Monday, June 14, 2010

My Least Favorite Parable

Once upon a time there was a group of workers. Some workers worked 8 hours, some worked 6, and some worked only one. But they all got paid the same amount at the end of the day, which seemed grossly unfair to the ones who had worked the most. (Matthew 20:1-16, more or less)

This parable drives me crazy sometimes because it runs so contrary to my inward sense of right and wrong. People should get what they deserve, what they earn. If one person worked 8 hours, they should make more than the person who only worked one – it’s only fair. And yet Jesus said that God’s Kingdom works like this, that people are given blessings not according to merit but according to the goodness of the Father. Our standard is merit, and God’s standard is generosity.

I really get off track with the Lord when I believe that I deserve anything from Him at all. When I begin to think that my rule-keeping or faithfulness earns me more favor with God, I am leaning on my own righteousness. But the Gospel is clear that righteousness is always a gift, and anything we do is merely a response to that gift. My life should not be about counting the hours that I’ve worked compare to others, wondering why those who do less than me get more than me. Instead, my life should be spent with my eyes focused on the Lord, seeing Him as my reward, not any “stuff” that comes from His hands.

Thursday, June 10, 2010

The Work of Believing

I preached this past Sunday on Mark’s account of Jesus feeding the 5,000. So this week I've been spending time reading John 6, which contains John's account of the feeding of the 5,000, followed by Jesus' teaching on how He is the bread of life. In John 6:28, the people ask God, "What must we do to do the works that God requires?" And you would think that Jesus would answer with a list of things like, "Read your Bible, go to church, be a nice person, follow the 10 Commandments." But He doesn't. He says, "The work of God is this: to believe in the One that He has sent." And when we get down to it, that is so true. Most of my struggles with the life of faith, at their core, stem from a lack of belief in Jesus. Sometimes I don't believe that He really is the bread of life and that I need to be fed by Him every day. Sometimes I don't believe that God really loves me at all times, but instead that He loves me only when I am acting right. Sometimes I don't believe that God really is at work building His Kingdom and I am called to be a part of that. It takes work to believe, work to remember the hope and life of Christ in the midst life's responsibilities and brokenness. It  takes work to let God's promises and the truth of His word inform our circumstances instead of letting our circumstances shape our view of God.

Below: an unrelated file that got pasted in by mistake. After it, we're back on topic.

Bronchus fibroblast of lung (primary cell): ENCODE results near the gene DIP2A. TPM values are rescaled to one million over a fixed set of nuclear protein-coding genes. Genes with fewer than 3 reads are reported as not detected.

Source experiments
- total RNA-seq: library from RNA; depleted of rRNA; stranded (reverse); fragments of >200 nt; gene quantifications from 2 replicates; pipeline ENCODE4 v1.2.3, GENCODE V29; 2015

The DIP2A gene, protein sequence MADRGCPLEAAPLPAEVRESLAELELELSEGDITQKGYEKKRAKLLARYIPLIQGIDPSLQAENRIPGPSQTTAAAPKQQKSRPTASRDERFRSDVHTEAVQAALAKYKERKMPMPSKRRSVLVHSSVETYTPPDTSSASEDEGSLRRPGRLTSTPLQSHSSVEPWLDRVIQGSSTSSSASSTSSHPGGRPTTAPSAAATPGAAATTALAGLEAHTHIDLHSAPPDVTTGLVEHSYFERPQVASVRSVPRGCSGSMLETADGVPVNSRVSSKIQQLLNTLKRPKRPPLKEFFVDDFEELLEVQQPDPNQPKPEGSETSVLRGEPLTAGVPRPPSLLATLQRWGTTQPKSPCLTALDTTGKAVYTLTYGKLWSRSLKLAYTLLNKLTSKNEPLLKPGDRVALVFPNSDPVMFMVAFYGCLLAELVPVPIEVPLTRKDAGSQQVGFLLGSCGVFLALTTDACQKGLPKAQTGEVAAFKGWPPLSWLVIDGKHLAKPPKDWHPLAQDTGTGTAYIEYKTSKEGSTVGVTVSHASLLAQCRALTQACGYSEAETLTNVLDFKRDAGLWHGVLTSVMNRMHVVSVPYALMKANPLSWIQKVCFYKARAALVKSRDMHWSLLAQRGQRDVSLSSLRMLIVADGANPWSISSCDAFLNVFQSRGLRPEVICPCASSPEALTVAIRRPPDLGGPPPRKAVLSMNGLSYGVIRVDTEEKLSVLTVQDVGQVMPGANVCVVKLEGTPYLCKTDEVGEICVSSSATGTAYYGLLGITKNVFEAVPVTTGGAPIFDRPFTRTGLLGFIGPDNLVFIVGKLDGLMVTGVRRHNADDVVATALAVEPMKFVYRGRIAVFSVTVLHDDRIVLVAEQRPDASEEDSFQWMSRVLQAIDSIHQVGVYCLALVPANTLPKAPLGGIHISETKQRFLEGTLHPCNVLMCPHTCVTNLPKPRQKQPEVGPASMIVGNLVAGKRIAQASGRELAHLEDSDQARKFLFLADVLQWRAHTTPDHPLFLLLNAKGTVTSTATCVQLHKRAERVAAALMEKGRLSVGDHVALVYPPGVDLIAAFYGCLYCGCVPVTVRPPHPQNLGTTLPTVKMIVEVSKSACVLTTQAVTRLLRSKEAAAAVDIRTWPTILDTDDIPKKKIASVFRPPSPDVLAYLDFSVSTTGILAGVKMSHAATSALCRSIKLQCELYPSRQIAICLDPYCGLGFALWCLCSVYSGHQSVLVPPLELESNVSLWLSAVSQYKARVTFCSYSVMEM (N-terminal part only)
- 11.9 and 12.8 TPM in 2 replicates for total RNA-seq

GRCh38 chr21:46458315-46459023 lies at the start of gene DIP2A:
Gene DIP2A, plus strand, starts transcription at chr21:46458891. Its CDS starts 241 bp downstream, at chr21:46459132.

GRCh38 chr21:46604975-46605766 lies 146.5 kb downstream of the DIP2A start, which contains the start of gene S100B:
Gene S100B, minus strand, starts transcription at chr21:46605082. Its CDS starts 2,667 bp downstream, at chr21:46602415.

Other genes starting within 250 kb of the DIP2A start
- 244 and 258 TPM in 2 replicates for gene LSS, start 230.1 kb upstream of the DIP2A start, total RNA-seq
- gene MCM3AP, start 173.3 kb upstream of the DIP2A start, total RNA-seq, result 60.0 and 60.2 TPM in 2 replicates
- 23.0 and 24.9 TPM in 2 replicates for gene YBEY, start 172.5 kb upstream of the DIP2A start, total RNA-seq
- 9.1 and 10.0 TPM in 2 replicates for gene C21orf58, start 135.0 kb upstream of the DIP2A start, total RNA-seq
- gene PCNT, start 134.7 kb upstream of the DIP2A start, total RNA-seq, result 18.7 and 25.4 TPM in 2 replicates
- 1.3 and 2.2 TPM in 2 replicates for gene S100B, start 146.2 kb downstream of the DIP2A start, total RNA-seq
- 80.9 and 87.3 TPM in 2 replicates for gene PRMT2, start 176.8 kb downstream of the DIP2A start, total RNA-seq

Wednesday, June 09, 2010

The Weight of Fear

My struggles with fear continue, and a few weeks ago the weight of fear was more than I could lift. While the thing I was fearing was, by and large, irrational, I couldn’t escape worrying about it. I lost sleep and it dominated my prayer life (and by dominated I mean it squelched it).

The weight of fear is loss of trust in God. When I live in fear, I lose focus on the Lord, and I hedge my bets in trusting His character and His promises. Instead of putting my hope in God’s Word being true, I let my experiences and the experiences of others lead me in mistrust.

The weight of fear is isolation. When I live in fear, I am ashamed because the things I worry about seem so silly if I say them aloud, but to my heart they are real and dangerous. And so I don’t let others in, trying to slug it out on my own instead of asking for help.